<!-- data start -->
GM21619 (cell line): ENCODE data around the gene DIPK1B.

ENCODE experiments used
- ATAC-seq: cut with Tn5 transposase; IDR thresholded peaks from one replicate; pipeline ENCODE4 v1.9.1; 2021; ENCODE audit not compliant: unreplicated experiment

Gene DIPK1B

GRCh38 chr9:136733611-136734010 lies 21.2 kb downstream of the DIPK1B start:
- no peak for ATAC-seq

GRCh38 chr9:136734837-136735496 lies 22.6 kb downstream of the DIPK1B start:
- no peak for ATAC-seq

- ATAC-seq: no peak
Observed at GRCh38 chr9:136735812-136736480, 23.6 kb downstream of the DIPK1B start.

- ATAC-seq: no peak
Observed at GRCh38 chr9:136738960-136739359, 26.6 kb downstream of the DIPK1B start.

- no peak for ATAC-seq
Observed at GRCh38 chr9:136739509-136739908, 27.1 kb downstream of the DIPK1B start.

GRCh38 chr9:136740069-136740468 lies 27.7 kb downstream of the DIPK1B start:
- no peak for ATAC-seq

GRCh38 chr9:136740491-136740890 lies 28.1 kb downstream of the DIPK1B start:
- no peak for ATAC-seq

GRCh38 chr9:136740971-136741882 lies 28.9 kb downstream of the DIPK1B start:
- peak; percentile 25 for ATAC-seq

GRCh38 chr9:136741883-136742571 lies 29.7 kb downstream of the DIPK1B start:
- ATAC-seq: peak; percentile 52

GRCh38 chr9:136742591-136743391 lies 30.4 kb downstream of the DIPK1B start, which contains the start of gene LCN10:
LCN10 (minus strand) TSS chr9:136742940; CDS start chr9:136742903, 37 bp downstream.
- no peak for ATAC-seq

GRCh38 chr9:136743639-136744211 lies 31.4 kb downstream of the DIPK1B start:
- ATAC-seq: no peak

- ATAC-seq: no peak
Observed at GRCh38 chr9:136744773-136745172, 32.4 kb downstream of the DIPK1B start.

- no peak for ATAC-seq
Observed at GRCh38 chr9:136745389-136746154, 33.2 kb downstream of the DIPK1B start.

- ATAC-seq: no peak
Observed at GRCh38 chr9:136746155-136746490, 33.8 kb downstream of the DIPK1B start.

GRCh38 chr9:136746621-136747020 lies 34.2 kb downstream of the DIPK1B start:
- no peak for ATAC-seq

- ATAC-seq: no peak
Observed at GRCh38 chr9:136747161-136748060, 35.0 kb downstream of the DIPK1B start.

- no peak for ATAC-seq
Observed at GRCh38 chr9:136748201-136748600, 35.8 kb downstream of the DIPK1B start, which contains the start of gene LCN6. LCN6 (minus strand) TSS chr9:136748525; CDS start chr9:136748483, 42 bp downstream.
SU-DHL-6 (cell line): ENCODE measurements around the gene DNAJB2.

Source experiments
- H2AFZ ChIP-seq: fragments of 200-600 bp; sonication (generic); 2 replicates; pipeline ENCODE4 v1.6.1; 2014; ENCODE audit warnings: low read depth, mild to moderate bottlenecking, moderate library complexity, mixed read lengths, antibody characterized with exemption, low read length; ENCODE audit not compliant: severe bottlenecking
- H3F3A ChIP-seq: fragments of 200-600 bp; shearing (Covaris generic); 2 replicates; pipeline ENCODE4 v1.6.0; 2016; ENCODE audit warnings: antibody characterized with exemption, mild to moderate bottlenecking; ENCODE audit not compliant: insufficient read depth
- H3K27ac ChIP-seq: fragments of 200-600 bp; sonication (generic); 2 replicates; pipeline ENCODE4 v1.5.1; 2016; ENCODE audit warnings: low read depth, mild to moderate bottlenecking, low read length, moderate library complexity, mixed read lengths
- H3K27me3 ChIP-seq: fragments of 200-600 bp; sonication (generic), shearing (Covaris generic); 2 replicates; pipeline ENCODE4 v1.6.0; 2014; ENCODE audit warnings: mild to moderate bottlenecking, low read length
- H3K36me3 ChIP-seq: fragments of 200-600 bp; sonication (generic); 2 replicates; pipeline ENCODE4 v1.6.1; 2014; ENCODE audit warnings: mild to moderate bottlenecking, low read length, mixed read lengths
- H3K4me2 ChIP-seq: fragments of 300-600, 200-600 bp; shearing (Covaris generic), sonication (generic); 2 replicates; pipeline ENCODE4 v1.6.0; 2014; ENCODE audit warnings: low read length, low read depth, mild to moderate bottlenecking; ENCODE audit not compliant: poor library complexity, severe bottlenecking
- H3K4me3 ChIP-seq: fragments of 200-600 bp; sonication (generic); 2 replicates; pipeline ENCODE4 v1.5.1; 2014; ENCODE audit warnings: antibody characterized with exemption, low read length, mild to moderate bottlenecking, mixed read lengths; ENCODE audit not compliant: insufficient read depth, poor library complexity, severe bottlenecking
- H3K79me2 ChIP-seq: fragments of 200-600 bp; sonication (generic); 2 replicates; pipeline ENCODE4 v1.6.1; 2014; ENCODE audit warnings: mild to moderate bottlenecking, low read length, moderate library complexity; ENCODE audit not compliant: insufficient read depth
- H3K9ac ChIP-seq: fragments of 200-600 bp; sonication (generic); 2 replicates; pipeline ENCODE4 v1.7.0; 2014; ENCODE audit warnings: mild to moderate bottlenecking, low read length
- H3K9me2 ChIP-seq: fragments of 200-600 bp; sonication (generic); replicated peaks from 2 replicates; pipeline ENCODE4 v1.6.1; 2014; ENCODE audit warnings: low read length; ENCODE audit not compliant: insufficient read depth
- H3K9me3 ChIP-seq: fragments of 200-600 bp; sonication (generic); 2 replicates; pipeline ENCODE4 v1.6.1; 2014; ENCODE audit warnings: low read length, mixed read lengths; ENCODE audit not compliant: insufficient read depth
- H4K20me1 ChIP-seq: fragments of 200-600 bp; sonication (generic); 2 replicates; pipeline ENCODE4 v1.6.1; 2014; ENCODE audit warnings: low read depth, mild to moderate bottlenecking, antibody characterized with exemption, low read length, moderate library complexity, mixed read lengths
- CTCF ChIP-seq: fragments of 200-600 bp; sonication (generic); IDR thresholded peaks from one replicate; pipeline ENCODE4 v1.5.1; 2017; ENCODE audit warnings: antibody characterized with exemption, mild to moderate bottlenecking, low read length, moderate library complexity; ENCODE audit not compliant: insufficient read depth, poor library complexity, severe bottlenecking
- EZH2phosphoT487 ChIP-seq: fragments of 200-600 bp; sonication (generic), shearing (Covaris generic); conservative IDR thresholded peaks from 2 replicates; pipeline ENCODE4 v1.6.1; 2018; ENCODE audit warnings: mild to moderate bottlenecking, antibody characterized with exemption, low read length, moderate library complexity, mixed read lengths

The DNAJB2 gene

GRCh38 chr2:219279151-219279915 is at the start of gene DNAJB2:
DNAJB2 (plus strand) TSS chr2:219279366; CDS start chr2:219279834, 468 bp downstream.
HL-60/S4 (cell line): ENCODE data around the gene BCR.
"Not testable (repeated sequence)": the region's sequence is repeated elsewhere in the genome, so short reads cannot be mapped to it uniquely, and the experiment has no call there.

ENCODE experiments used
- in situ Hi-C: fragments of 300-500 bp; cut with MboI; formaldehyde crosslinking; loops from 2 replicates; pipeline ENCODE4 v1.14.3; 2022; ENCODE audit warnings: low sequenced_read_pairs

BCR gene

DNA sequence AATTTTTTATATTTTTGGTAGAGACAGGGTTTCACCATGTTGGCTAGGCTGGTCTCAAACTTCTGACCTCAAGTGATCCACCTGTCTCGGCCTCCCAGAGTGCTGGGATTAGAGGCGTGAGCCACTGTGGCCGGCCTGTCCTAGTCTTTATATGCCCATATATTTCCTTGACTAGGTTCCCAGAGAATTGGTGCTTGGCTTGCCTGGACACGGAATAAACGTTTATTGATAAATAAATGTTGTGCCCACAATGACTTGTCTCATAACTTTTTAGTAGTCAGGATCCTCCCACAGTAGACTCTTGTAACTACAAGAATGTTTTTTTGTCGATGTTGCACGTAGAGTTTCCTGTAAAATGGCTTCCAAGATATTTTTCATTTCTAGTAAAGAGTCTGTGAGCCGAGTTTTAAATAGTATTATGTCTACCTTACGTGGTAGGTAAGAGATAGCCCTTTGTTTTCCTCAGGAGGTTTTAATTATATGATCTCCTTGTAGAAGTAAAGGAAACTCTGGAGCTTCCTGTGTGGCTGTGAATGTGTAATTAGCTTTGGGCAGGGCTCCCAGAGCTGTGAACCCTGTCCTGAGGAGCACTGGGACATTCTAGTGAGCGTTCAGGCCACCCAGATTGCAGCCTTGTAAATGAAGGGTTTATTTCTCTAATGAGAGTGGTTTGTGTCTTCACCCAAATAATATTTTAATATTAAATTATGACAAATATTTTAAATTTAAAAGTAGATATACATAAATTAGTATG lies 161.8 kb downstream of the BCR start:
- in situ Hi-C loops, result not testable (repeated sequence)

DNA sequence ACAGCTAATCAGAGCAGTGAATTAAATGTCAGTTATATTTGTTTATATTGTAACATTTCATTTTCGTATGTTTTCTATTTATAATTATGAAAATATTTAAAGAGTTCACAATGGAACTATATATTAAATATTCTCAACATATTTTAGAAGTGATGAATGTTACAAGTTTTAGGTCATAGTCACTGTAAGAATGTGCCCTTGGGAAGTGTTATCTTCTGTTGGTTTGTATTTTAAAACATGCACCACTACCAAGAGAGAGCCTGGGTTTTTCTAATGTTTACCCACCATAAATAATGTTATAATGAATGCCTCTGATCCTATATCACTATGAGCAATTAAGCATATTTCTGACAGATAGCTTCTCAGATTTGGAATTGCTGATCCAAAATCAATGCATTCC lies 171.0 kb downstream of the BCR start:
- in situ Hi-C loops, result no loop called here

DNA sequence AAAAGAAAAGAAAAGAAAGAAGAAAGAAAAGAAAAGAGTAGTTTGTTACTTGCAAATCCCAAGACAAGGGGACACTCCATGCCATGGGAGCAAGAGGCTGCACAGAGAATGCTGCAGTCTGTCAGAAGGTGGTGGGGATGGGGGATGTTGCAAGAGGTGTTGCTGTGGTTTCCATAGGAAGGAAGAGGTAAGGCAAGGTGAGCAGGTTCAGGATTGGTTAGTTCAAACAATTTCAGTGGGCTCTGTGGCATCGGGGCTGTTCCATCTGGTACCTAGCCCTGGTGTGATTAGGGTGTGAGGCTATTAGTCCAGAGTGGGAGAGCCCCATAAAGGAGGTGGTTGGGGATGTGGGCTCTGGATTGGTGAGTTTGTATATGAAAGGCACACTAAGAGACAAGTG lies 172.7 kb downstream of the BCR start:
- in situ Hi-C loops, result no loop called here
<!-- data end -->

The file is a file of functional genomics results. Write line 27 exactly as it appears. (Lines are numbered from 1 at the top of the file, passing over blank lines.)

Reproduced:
- ATAC-seq: no peak